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The assumption of a full eigensystem is usually made for convenience. But it is not always satisfied. If it is not satisfies one gets additional logarithmic contributions to the scaling laws. This is discussed, e.g., in the paper by Wegner and Riedel.


A typical renormalization group flow can be thought of as a smooth vector field $\vec V(\mu)$ defined on parameter space. Starting with parameters $\vec\mu(\ell)$ at scale $\ell$, you obtain parameters at scale $\ell'$ by solving the differential equation $\frac{d\vec\mu}{d\ell}=\vec V(\vec\mu(\ell))$. The function $R$ referred to above can be thought of as ...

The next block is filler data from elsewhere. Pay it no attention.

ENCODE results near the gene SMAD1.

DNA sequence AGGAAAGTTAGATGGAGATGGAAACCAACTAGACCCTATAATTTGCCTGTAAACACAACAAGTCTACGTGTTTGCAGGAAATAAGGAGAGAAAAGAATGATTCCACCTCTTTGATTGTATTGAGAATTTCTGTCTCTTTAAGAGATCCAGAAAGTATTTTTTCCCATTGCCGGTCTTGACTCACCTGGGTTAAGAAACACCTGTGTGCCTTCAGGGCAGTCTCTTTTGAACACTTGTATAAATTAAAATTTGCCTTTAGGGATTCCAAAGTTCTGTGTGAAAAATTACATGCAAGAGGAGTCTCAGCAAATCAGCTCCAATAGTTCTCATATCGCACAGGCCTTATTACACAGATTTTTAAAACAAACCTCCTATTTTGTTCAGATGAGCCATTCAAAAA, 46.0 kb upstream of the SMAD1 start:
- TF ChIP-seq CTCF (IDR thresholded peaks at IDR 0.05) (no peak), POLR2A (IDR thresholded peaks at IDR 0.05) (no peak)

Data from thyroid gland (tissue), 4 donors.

I think Andrey Grozin's http://arxiv.org/pdf/hep-ph/0508242.pdf works quite well enough if you are looking for a general strategy to calculate the anomalous dimension of an operator. You need to somehow define $Z$, i.e. you need to develop a scheme. Now let's say you have defined your scheme or you have simply tried one of the conventional ones. The rest is ...


There are attempts to use nonstandard analysis (e.g., Albeverio) or Colombeau algebras, but these haven't been developed very far. I haven't seen anything in terms of surreal numbers, but they may probably substitute for the infinitesimals in nonstandard analysis.

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